LONDON -- I'm shopping for shares again, and I'm anxious to get to the checkout. Should I pop Wolseley into my basket?
An ill wind
Cold winds from Europe continue to send shivers through the FTSE 100, with plumbing merchant Wolseley the latest to catch a nasty chill. Presenting the company's half-yearly results to the end of January 2013, chief executive Ian Meakins blamed its disappointing figures on "substantial headwinds in Europe". There was better news in its main market, the U.S., so should I buy Wolseley?
Meakins was reporting a drop in group pre-tax profitability of 20.4% to £199 million, which included £63 million of restructuring charges in its French business, where revenues fell 10.4%. Revenues also slipped more than 6% in the Nordic region, as the construction malaise spread across the continent. Europe strikes again! And once again, the U.S. remains a global bright spot. It contributes 51% of Wolseley's revenues, and like-for-like sales rose a healthy 8.3%. Canada grew 2.3%. The U.K. was broadly flat. Overall, reported group revenue fell 8.25% to £6.276 billion. These are tough times, even for good businesses.
U.S. and them
Management was keen to highlight its strong U.S. performance, where it enjoyed market share gains and productivity improvements. It completed four bolt-on acquisitions for £120 million in the U.S. and U.K., bringing in aggregate annual revenue of £245 million. Wolseley is streamlining its French operation, allowing to focus on markets where there are healthier profits to be made. Meakins was sufficiently confident to announce a 10% hike in the dividend, but said third-quarter trading would bring more of the same, with gains in the U.S., slippage in Europe. Cost-cutting has helped maintain margins.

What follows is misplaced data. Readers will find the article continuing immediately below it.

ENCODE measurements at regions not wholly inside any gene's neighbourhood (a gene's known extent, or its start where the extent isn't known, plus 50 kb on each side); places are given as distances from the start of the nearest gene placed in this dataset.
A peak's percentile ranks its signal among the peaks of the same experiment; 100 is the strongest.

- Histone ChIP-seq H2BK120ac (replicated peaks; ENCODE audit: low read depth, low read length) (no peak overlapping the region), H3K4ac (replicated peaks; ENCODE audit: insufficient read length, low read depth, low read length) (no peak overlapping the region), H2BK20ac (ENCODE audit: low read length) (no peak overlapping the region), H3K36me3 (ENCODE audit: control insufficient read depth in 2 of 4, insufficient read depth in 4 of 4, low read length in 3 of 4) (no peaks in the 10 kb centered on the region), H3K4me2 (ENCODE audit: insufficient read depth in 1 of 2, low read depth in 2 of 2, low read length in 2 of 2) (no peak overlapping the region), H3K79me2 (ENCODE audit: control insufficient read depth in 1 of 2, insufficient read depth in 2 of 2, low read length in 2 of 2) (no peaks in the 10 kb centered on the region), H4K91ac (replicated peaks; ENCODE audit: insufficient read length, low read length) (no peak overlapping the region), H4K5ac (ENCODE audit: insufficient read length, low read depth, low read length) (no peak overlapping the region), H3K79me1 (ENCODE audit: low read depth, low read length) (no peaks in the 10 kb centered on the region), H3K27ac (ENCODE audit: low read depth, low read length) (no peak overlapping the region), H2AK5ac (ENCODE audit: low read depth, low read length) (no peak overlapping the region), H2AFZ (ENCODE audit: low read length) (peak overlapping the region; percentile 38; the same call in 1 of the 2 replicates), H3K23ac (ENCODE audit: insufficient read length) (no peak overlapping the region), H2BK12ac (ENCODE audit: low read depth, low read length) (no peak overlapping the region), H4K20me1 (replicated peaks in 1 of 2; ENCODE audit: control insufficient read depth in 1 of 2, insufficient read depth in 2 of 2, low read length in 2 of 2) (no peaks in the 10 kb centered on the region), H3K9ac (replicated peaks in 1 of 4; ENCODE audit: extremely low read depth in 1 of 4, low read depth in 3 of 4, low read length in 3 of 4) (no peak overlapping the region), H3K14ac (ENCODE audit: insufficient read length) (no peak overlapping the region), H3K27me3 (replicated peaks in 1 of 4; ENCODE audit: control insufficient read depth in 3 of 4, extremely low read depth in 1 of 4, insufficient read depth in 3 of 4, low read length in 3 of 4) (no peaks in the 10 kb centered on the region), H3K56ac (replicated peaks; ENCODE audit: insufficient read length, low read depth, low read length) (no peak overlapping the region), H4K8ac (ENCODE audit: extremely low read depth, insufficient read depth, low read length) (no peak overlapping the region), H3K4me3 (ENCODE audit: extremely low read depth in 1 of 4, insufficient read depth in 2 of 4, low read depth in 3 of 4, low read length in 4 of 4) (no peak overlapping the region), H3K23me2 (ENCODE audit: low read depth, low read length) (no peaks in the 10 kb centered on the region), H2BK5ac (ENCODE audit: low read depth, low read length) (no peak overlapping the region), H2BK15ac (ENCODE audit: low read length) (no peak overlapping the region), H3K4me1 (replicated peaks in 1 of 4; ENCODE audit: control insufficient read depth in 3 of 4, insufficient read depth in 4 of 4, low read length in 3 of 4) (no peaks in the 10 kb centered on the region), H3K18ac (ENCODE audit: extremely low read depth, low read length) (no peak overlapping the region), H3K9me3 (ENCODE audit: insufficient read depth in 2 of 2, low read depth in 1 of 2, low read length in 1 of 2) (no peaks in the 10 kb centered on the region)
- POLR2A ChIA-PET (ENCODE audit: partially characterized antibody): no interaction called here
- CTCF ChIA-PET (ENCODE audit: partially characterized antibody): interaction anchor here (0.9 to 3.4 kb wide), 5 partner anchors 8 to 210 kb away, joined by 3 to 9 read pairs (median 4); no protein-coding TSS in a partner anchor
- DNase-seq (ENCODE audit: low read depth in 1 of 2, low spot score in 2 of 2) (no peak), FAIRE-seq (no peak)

Unsurprisingly, the Wolseley share price took a knock on the news. But this follows a strong run, up 30% over the past 12 months, against 8% for the FTSE 100 as a whole. Broker views are mixed. Deutsche Bank has lifted its target price from £31.97 to £34, and stands by its buy recommendation. Jefferies upped its target price by 40 pence to £25.40, some way short of the current market price of £32.09. These discrepancies are hardly surprising. Wolseley is a world leader in plumbing and heating products, but the world is going through a rough patch.
WOS (not WOS)
Forecast earnings-per-share growth of 9% to July 2013 and a robust 20% over the next 12 months look promising to me. I'd be happy to take a position in this stock, and hang on for the recovery, which I'm sure will come, as management appears to have a clear strategy. But two things hold me back. First, its lowly 1.9% yield, covered 2.8 times, although management does have a progressive dividend policy. My second worry is the valuation. Trading at a pricey 19 times earnings, investors are vulnerable to further cold winds from the continent.
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